#ifdef ORIGINAL
 
unsigned long long n = 1;
unsigned long long threshold = 1000;
 
while (true)
{
auto divisors = numDivisors(n * n);
 
// a and b are interchangeable therefore only half of the solutions are "unique"
auto half = (divisors + 1) / 2; // plus 1 because n^2 is obviously a square number and
if (half >= threshold)
{
std::cout << n << std::endl;
break;
}
 
// check next square number
n++;
}
 
#else
 
unsigned int tests;
std::cin >> tests;
while (tests--)
{
// find the number of solutions
unsigned long long n;
std::cin >> n;
 
auto divisors = numSquareDivisors(n);
 
// a and b are interchangeable therefore only half of the solutions are "unique"
auto half = (divisors + 1) / 2; // plus 1 because n^2 is obviously a square number and
std::cout << half << std::endl;
}
 
#endif
 
return 0;
}
 
 
// my initial brute force solution
int bruteForce(unsigned int threshold)
{
unsigned long long n = 4;
while (true)
{
unsigned int solutions = 0;
 
// try all values between n+1 ... 2n
for (unsigned long long x = n + 1; x <= 2*n; x++)
{
// the same as 1/x + 1/y = 1/n
auto y = n*x / (x - n);
// integer arithmetic might produce a wrong result, re-compute the formula backwards
if (y * (x - n) != n*x)
continue;
 
// exhausted ?
if (y < x)
break;
 
// valid solution
solutions++;
}
 
if (solutions > threshold)
break;
 
n++;
}
 
std::cout << n << std::endl;
return 0;
}

This solution contains 31 empty lines, 19 comments and 4 preprocessor commands.

Interactive test

You can submit your own input to my program and it will be instantly processed at my server:

This live test is based on the Hackerrank problem.

Number of test cases (1-5):

Input data (separated by spaces or newlines):
Note: Enter n and the program will compute the number of solutions

This is equivalent to
echo "1 3" | ./108

Output:

(please click 'Go !')

(this interactive test is still under development, computations will be aborted after one second)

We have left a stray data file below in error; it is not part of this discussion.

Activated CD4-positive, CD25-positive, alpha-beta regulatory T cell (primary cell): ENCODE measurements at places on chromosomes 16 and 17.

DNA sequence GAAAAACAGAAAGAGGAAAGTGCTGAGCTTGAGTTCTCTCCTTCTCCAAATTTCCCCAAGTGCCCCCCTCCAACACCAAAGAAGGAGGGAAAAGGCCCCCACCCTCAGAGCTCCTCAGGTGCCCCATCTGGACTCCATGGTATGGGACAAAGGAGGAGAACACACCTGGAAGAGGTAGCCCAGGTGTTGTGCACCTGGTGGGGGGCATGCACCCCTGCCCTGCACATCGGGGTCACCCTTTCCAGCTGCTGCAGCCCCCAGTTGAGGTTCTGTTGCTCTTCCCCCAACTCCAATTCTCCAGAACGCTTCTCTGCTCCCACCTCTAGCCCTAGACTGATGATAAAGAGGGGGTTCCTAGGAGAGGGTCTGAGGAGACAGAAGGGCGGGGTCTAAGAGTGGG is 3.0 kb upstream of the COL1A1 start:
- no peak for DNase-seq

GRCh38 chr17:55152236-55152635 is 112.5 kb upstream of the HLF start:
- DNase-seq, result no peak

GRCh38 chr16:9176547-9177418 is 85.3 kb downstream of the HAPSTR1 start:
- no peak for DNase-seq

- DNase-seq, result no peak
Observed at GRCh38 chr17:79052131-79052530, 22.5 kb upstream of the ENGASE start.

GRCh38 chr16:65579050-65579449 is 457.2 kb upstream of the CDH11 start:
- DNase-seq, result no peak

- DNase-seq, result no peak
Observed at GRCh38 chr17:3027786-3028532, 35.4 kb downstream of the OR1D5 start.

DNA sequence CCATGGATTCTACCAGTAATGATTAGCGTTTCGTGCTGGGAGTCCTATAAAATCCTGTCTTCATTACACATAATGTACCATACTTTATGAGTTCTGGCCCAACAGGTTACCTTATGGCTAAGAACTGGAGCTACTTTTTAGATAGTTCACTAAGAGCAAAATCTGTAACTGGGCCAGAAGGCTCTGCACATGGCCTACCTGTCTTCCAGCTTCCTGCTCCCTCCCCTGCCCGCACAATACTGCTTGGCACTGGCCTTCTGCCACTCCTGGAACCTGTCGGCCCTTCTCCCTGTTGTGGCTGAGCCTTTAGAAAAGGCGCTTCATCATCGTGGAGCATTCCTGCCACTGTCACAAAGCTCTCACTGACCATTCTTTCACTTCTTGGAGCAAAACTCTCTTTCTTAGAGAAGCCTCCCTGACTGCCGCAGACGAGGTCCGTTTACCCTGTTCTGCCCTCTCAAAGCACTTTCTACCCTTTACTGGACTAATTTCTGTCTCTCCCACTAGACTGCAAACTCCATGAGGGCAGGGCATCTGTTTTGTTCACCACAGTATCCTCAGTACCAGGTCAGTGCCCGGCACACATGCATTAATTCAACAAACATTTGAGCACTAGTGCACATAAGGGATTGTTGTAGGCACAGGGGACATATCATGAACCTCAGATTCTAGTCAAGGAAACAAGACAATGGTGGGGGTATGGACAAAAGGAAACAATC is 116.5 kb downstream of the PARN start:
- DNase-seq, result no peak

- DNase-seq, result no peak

Benchmark

The correct solution to the original Project Euler problem was found in 0.14 seconds on a Intel® Core™ i7-2600K CPU @ 3.40GHz.
(compiled for x86_64 / Linux, GCC flags: -O3 -march=native -fno-exceptions -fno-rtti -std=c++11 -DORIGINAL)

See here for a comparison of all solutions.

Note: interactive tests run on a weaker (=slower) computer. Some interactive tests are compiled without -DORIGINAL.

Changelog

May 12, 2017 submitted solution
May 16, 2017 added comments

Hackerrank

see https://www.hackerrank.com/contests/projecteuler/challenges/euler108

My code solved 5 out of 12 test cases (score: 36.36%)

I failed 7 test cases due to wrong answers and 0 because of timeouts

Difficulty

Project Euler ranks this problem at 30% (out of 100%).

Hackerrank describes this problem as easy.

Note:
Hackerrank has strict execution time limits (typically 2 seconds for C++ code) and often a much wider input range than the original problem.
In my opinion, Hackerrank's modified problems are usually a lot harder to solve. As a rule thumb: brute-force is never an option.

Links

projecteuler.net/thread=108 - the best forum on the subject (note: you have to submit the correct solution first)

Code in various languages:

Python: www.mathblog.dk/project-euler-108-diophantine-equation/ (written by Kristian Edlund)
Scala: github.com/samskivert/euler-scala/blob/master/Euler108.scala (written by Michael Bayne)

Heatmap

green problems solve the original Project Euler problem and have a perfect score of 100% at Hackerrank, too.
yellow problems score less than 100% at Hackerrank (but still solve the original problem).
gray problems are already solved but I haven't published my solution yet.
blue problems are already solved and there wasn't a Hackerrank version of it (at the time I solved it) or I didn't care about it because it differed too much.

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The 133 solved problems had an average difficulty of 16.9% at Project Euler and I scored 11,174 points (out of 12300) at Hackerrank's Project Euler+.